University of Central Florida Engineering Professor Subith Vasu was recently awarded a $1 million DARPA Young Faculty Award to help first responders and military personnel do their jobs while keeping them safe.
The three-year Defense Advanced Research Projects Agency grant will allow Vasu to develop a device that may look like a cross between a Star Trek phaser and a radar gun used to clock baseballs, based on early sketches. But this device would be used to detect deadly toxins that pose a threat to national security.
The intelligent mobile sensor based on THz spectroscopy will be able to detect fentanyl and Carfentanil, which are opioids that are 50-10,000 times more potent than heroin. When dispersed in the air, the chemicals can kill, even if the exposure is minimal. The sensor would be able to detect similar toxins, sometimes released in fires or explosions, which pose threats to first responders. These toxins can also be used in chemical warfare.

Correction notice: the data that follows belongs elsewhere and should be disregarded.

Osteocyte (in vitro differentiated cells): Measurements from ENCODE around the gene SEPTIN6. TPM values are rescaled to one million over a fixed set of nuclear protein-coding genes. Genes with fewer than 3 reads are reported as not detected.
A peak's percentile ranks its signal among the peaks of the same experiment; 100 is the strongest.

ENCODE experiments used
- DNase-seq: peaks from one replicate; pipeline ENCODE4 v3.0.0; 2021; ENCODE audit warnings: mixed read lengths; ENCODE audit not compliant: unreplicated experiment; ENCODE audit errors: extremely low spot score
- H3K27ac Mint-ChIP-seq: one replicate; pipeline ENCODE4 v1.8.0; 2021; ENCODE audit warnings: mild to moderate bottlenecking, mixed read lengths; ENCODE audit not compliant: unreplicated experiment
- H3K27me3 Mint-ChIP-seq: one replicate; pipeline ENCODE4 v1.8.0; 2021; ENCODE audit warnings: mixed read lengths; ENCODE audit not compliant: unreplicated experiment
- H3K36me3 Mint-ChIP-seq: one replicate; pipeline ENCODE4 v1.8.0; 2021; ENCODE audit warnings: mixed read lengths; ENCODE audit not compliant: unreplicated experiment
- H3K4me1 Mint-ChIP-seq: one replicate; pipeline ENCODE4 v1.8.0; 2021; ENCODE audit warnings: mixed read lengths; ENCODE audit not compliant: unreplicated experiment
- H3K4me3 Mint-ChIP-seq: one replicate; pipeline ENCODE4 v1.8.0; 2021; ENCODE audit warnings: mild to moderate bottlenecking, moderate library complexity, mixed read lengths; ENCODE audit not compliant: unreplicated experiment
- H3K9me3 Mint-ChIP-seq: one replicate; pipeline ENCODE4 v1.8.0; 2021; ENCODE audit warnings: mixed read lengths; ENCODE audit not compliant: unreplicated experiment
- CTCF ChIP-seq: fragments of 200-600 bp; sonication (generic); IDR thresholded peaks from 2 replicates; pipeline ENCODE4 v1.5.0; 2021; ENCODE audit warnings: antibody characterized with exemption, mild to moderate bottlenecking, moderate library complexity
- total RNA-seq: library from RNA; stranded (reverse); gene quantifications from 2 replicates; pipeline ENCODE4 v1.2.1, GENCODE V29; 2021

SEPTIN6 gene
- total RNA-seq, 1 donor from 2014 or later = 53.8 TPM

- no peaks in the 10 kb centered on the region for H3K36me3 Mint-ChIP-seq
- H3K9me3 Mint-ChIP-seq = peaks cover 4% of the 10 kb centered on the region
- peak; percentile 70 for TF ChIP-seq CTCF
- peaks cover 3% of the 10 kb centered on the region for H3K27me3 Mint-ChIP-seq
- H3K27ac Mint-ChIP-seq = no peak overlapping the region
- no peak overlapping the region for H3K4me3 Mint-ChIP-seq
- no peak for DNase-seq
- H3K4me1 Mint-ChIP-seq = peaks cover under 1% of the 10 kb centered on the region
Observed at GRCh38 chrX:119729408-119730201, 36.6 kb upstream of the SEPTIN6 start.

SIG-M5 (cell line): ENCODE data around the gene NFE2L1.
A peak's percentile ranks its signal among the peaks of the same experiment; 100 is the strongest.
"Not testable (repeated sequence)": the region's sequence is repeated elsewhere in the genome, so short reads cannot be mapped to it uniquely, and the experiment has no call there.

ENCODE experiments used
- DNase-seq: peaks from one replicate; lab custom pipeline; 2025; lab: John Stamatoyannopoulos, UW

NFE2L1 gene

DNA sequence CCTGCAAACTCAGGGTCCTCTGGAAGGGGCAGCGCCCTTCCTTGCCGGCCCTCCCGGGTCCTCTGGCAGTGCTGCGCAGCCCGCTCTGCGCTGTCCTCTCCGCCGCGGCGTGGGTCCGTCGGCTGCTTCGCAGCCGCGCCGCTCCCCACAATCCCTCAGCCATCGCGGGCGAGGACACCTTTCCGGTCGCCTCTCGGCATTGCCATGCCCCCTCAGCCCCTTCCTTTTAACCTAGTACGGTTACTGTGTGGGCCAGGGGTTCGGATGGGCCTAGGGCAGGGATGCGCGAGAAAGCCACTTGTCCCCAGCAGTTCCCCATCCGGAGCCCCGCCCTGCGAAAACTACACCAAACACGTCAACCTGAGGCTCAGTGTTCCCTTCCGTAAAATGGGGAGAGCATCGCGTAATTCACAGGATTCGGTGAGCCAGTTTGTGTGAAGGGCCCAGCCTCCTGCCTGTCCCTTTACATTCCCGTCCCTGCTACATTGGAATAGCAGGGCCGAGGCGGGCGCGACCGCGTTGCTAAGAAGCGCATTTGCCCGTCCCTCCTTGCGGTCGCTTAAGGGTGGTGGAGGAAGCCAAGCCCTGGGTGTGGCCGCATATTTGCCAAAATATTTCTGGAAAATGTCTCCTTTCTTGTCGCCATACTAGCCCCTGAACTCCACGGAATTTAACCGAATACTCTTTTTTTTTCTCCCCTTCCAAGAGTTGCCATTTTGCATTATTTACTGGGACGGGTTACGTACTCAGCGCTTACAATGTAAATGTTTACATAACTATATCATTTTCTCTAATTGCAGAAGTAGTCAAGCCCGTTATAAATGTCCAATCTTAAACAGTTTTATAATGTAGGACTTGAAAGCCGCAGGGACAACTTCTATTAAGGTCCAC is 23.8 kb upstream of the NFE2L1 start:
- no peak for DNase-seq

Vasu aims to develop a rugged “handheld device that is computationally robust, energy-efficient, and has the capability for remote detection.” The device would be capable of sensing fentanyl and its analogues in the air and on surfaces even when mixed with other chemical agents in concentrations as low as 0.1 percent, Vasu said. The device would also be able to recognize new fentanyl-related compounds.
“The goal is to combine laser technology with artificial intelligence in a compact and rugged device people in the field can use,” Vasu said. “The goal is to keep our military safe while they keep us safe.”
DARPA’s award program aims to identify and engage rising stars in junior faculty positions in academia as well as equivalent positions at nonprofit research institutions and expose them to national-security challenges and needs, according to the organization.
Those selected were among hundreds that submitted proposals to “enable transformative Department of Defense capabilities.”
Vasu has previously received other awards, including young investigator grants from the Defense Threat Reduction Agency. UCF researchers have received more than $12.5 million from DARPA since 2015.
DARPA began in the 1960s when the federal government invested in breakthrough technologies for national security. Today the agency is comprised of approximately 220 government employees in six technical offices, including nearly 100 program managers, who together oversee about 250 research and development programs. DARPA also works with academic, corporate and governmental partners.